Syrian army allegedly seizes air base near Qusayr

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Syrian forces loyal to President Bashar al-Assad seized an air base in a village near the town of Qusayr on Wednesday, as U.N.’s top rights body voted to condemn the Syrian regime’s use of foreign fighters in the border town.

Assad’s forces seizure of the air base is a major blow for rebels in their battle with government forces backed by Hezbollah fighters, state media said. However, activists told Al Arabiya that reports regime forces have taken control of the air base were unfounded.

Assad’s troops and Hezbollah fighters already surround Qusayr from three sides. Taking control of Dabaa village, to the north, would put the strategic town under siege from four sides and cut a main reinforcement line for the rebels.

“Our troops are now in full control of Dabaa air base,” Syrian state television said, after five hours of fierce fighting in and around it.

Hezbollah’s Al-Manar TV, which has a crew with the government forces, showed tanks being deployed inside the air base and soldiers walking around empty hangars, some making victory signs.

“We are standing in the airport. It is now safe and secured,” a Syrian officer who took part in the assault told Al-Manar. He said some rebels escaped and were being chased by government troops. Some were detained and many killed.

Meanwhile, 36 of the U.N. Human Rights Council’s 47 member states voted in favor of the resolution that implicitly refers to the involvement of fighters from Lebanon's militant group Hezbollah in the fierce battle for the strategic town.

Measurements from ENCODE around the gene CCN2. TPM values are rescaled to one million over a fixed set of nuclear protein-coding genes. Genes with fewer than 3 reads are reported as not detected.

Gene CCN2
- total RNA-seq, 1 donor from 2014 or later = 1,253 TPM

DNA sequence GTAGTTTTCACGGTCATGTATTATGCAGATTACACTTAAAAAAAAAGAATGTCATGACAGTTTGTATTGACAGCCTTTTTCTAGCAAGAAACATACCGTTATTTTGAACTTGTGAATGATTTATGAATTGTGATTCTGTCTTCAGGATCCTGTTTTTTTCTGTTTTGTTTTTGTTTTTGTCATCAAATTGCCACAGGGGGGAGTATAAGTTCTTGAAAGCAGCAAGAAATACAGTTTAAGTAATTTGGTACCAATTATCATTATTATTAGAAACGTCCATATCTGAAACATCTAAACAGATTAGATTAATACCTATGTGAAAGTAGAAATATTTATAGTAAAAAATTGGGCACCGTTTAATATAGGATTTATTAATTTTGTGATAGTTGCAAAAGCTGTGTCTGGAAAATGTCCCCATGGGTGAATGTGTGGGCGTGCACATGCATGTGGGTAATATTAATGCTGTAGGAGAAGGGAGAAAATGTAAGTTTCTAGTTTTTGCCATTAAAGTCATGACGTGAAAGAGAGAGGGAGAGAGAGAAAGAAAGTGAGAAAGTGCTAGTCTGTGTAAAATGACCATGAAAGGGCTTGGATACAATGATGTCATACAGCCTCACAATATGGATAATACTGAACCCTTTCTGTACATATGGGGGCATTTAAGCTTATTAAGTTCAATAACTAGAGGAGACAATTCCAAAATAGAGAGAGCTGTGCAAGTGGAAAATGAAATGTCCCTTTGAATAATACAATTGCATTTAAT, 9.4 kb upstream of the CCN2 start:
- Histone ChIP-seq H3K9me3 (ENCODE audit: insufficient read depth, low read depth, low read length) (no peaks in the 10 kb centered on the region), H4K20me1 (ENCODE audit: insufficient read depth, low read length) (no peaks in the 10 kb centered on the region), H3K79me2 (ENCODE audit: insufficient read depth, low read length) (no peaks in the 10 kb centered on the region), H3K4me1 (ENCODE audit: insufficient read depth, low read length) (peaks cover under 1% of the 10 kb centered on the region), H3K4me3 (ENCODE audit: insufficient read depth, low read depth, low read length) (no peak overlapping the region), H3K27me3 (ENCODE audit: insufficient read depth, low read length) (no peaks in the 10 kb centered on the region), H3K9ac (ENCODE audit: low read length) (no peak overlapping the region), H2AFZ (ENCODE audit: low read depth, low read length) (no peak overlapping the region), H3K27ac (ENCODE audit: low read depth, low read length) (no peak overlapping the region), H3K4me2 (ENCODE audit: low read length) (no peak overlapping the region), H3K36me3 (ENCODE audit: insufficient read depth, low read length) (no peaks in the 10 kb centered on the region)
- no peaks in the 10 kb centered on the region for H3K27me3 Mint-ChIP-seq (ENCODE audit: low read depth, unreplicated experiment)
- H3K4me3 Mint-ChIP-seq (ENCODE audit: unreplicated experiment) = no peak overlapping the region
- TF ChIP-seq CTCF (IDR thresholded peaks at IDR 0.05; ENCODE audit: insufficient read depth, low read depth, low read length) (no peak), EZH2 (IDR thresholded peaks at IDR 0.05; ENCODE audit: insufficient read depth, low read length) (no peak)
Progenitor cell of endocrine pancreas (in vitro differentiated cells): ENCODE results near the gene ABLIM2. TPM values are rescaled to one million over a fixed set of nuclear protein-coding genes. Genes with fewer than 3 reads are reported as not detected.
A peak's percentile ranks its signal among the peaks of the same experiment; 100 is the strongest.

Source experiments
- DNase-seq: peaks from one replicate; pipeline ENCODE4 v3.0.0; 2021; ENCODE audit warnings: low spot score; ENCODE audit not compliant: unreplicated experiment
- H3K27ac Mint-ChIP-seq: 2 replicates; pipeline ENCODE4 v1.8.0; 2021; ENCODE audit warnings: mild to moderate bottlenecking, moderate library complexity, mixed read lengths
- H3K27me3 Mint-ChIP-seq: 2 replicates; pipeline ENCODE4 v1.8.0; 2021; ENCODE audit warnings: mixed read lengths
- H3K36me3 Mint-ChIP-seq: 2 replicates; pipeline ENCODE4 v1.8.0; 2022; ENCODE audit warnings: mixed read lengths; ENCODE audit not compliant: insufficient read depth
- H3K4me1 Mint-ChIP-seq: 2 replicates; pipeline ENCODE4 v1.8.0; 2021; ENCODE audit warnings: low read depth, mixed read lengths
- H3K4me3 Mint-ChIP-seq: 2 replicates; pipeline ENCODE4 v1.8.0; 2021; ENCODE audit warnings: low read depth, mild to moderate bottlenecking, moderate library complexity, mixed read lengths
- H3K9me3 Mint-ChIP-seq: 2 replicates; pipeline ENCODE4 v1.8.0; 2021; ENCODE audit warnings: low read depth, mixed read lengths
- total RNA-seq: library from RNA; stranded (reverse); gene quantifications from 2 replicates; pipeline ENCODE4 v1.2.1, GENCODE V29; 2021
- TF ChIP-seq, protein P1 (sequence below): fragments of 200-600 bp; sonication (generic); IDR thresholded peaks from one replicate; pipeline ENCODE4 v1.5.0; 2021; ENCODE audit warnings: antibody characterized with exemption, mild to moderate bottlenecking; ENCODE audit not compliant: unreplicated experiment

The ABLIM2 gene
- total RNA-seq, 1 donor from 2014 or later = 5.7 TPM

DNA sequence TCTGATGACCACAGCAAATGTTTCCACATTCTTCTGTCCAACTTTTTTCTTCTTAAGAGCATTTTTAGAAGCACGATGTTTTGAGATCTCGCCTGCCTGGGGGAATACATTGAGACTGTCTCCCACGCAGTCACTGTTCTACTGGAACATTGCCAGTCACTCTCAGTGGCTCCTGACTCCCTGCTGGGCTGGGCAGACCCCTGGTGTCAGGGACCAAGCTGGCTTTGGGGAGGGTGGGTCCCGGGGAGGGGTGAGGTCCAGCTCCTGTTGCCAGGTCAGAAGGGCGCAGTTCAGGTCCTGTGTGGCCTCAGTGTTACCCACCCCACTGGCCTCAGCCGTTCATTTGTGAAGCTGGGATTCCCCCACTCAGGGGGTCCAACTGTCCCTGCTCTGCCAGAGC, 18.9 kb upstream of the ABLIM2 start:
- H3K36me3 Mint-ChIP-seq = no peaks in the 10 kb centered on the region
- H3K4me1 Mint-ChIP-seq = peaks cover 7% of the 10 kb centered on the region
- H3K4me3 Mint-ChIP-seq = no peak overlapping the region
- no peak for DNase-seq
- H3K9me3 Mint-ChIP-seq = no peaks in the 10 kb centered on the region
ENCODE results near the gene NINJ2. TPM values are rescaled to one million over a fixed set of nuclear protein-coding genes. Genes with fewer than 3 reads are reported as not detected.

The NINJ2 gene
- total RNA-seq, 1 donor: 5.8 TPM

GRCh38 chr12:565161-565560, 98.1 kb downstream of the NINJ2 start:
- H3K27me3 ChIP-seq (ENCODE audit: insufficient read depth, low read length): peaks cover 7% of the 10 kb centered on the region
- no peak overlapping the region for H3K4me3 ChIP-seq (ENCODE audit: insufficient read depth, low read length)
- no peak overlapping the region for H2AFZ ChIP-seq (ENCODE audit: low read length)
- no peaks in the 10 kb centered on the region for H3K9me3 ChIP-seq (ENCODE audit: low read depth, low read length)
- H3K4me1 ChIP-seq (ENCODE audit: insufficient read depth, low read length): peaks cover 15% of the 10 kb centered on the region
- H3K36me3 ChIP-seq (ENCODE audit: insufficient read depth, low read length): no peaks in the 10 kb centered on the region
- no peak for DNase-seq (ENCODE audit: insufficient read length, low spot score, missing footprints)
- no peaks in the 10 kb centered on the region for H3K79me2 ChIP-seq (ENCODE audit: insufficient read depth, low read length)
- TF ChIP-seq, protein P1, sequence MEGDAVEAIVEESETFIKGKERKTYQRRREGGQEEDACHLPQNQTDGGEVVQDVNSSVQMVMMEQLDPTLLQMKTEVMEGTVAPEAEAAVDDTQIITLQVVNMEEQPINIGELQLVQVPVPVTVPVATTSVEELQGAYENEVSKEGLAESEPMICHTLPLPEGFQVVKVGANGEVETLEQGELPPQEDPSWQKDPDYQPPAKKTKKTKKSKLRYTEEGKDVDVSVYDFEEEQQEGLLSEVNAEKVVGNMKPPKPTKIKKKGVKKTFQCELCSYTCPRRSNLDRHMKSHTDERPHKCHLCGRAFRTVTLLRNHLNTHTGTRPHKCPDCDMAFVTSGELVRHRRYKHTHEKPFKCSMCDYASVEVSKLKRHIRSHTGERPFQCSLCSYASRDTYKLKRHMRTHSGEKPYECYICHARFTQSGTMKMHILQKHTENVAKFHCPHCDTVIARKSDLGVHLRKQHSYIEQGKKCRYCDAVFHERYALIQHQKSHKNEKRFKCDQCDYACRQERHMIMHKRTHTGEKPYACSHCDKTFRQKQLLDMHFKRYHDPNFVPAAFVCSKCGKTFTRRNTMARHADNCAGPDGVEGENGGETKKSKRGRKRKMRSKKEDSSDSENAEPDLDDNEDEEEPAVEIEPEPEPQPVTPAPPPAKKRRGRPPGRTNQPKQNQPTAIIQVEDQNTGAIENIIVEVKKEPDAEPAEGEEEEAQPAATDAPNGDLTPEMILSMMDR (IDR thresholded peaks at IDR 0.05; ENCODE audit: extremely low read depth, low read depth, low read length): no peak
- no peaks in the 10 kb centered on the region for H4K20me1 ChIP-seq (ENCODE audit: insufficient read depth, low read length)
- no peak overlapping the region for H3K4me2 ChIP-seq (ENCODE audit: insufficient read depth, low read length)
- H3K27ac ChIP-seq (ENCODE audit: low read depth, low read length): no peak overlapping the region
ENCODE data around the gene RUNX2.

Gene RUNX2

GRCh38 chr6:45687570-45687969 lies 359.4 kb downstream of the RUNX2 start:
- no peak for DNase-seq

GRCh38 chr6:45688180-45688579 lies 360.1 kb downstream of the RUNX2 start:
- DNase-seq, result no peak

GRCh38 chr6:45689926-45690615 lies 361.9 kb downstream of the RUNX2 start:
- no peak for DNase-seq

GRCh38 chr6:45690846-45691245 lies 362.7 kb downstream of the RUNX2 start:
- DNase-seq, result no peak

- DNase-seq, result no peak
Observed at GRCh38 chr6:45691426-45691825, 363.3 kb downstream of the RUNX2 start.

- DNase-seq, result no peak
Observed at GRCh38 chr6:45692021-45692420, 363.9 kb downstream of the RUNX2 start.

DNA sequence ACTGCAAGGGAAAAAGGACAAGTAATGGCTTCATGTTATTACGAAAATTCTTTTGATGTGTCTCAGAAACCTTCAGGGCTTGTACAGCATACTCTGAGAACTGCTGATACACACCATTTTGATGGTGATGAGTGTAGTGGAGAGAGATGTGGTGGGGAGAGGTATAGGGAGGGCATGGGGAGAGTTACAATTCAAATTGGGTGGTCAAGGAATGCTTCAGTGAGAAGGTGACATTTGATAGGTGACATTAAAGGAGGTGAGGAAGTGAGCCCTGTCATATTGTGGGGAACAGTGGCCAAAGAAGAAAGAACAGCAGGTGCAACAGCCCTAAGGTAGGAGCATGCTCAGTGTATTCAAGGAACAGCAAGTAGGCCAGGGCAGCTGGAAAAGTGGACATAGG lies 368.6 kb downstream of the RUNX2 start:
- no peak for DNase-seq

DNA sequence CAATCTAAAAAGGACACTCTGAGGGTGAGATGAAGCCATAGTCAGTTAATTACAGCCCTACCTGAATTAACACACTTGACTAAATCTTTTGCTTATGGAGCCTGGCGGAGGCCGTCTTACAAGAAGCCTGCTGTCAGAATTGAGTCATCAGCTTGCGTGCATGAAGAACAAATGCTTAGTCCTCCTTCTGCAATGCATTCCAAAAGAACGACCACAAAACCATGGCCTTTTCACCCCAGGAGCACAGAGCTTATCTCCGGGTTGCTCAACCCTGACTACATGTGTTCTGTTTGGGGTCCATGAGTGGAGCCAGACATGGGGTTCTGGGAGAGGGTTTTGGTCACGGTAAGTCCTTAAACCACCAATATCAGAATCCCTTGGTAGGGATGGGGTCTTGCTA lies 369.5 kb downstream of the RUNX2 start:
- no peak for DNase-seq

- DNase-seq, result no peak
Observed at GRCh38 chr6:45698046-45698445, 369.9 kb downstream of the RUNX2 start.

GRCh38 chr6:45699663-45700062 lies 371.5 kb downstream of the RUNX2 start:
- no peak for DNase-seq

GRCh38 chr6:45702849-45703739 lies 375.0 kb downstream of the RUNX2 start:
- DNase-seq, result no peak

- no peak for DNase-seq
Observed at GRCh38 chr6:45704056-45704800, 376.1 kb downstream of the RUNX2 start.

Eight countries abstained, two refrained from voting and only Venezuela cast its vote against the resolution.

France’s Foreign Minister Laurent Fabius said Wednesday some 3,000 to 4,000 fighters from Hezbollah were currently battling alongside regime troops in Syria.

Meanwhile, the U.S. State Department called on the Hezbollah militia to withdraw its fighters from Syria immediately.

State Department spokeswoman Jen Psaki said it was “unacceptable” and “dangerous” that Hezbollah had sent fighters into Syria. “We demand that Hezbollah withdraw its fighters from Syria immediately,” she said at a regular daily news briefing.

Seizing the town of Qusayr would secure territory that connects the capital Damascus to Assad’s stronghold on the Mediterranean coast, home to his minority Alawite sect, an offshoot of Shiite Islam that has largely supported him.

It also allow Assad to sever links between rebel-held areas in the north and south of Syria.

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